• Talking about being a burden to others
  • Increasing the use of alcohol or drugs
  • Acting anxious, agitated or recklessly
  • Sleeping too little or too much
  • Withdrawing or feeling isolated
  • Showing rage or talking about seeking revenge
  • Displaying extreme mood swings


Some behavioral health specialists also recommend you check in on those among us who seem to have it together all the time, including high-performing students, as perfectionism is a pressure that can build up to a dangerous level.


If you suspect someone you love is considering suicide:


  • Stay with them -- do not leave the person alone
  • Remove any firearms, alcohol, drugs (including over-the-counter drugs) or sharp objects that could be used in a suicide attempt 
  • Take the person to an emergency room or seek help from a medical or mental health professional
  • Call the Alaska Careline at 1-877-266-4357 or the U.S. National Suicide Prevention Lifeline at 800-273-TALK (8255)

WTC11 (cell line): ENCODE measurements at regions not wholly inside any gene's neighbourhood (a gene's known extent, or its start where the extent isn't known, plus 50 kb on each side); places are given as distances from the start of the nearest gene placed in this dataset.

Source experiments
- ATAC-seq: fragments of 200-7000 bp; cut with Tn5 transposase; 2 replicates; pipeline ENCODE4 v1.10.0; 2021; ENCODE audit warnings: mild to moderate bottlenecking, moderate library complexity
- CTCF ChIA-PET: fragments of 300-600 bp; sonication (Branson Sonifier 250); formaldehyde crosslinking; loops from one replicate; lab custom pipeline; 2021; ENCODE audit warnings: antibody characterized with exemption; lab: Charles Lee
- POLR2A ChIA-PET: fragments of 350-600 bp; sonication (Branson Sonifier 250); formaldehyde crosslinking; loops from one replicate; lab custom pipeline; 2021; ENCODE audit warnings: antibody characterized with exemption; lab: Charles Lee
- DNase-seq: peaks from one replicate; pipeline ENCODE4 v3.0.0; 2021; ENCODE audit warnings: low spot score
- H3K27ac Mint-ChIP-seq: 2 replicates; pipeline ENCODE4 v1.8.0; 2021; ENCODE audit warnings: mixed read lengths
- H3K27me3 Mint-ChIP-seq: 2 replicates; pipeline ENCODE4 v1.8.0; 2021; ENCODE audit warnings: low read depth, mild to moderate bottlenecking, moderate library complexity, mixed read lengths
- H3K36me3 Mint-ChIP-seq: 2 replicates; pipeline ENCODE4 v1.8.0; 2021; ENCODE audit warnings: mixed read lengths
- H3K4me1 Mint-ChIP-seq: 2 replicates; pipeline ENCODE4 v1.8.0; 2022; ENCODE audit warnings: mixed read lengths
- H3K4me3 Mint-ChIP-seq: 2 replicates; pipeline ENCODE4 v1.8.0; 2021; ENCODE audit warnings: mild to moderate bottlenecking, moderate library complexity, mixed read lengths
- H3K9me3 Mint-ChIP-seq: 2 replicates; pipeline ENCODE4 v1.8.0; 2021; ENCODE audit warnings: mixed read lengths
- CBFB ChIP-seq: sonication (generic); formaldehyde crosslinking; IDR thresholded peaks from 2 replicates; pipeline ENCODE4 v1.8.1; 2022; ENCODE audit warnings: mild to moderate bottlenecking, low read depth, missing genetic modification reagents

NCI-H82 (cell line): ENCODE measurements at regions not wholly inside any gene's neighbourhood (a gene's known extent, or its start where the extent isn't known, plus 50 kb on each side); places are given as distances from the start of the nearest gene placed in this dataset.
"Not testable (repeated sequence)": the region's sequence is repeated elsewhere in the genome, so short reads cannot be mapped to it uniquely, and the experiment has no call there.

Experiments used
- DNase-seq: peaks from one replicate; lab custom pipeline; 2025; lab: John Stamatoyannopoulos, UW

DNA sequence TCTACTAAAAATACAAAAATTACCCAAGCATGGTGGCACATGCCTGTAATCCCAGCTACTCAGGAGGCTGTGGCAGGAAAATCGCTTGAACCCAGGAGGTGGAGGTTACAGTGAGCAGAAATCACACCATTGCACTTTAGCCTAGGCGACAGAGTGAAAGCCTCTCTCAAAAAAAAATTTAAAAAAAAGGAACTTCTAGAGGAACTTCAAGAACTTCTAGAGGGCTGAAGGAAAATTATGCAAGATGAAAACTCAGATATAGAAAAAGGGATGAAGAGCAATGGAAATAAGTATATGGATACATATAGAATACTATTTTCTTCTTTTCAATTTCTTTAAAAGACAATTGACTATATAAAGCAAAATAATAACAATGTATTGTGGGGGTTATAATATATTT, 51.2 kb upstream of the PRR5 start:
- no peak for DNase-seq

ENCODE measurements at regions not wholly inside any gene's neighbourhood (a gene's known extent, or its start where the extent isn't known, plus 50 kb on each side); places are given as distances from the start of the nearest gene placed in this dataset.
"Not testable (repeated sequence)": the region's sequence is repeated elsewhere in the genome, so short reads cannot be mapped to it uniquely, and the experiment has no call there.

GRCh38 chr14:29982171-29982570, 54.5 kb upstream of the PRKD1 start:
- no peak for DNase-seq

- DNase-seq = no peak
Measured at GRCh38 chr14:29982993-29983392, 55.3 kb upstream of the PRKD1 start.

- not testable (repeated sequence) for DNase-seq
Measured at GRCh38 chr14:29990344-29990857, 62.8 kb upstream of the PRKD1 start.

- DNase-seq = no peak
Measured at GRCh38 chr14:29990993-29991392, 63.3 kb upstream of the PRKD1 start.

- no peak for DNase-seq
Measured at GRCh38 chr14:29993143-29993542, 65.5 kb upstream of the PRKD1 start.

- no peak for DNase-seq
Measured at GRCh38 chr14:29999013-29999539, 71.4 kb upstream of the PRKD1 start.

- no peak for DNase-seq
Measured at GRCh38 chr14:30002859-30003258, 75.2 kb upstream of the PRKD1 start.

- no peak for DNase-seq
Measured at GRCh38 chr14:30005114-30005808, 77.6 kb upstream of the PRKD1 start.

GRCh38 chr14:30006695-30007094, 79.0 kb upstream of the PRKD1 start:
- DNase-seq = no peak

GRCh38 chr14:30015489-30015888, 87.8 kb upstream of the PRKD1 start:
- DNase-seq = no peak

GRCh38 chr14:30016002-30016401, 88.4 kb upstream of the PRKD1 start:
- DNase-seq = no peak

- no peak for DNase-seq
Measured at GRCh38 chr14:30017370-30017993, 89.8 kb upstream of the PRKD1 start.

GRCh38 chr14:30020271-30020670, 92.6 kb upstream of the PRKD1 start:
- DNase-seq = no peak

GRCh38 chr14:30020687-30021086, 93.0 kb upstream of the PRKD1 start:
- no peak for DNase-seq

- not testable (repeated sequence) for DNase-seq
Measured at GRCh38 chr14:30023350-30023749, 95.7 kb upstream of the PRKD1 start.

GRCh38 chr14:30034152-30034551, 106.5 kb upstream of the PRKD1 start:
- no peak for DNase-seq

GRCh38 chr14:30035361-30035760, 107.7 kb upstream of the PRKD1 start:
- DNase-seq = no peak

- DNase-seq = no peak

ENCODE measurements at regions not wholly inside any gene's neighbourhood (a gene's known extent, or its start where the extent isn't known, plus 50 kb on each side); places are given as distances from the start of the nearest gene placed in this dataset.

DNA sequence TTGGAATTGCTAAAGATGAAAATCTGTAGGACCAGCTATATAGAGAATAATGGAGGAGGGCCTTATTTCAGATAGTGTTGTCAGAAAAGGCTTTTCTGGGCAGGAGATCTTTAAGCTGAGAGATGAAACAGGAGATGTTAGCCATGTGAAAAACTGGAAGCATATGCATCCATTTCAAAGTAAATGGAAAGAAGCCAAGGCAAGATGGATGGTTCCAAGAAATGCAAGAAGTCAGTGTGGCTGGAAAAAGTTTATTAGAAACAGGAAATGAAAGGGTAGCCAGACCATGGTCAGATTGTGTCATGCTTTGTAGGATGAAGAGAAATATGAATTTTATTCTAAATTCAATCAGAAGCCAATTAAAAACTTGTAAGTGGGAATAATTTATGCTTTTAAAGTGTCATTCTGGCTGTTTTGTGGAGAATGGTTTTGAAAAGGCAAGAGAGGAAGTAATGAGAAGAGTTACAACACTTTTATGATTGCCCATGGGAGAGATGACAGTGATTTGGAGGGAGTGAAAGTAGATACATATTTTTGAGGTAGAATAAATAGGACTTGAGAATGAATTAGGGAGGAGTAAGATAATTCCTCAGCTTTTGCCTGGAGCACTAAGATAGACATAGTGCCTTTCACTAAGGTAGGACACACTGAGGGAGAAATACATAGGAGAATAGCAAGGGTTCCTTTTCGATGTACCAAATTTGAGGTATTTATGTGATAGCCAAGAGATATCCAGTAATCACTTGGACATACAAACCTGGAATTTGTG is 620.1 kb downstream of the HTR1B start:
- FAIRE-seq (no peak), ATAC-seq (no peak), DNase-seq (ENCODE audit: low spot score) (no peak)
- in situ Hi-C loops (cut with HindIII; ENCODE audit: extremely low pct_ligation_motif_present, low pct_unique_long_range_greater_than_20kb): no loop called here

Additionally, if you have the capacity to do so and the person is receptive, ask direct questions and listen to their answers; help them come up with a plan that includes ongoing professional support and community resources, and continue to assure them that you are there for them.  


Get immediate help if you are considering suicide 


In addition to the Alaska Careline phone and text numbers at the top of this blog post, one nationwide three-digit dialing code, 988 (which will connect you locally), will be even easier to remember and will become active July 16, 2022. You may also find the National Suicide Prevention Hotline’s website helpful as it offers a wide range of resources, including those for specific populations such as veterans of war, survivors of disaster or loss, those who identify as LGBTQ+, people who are Deaf and Hard of Hearing, and Alaska Native people.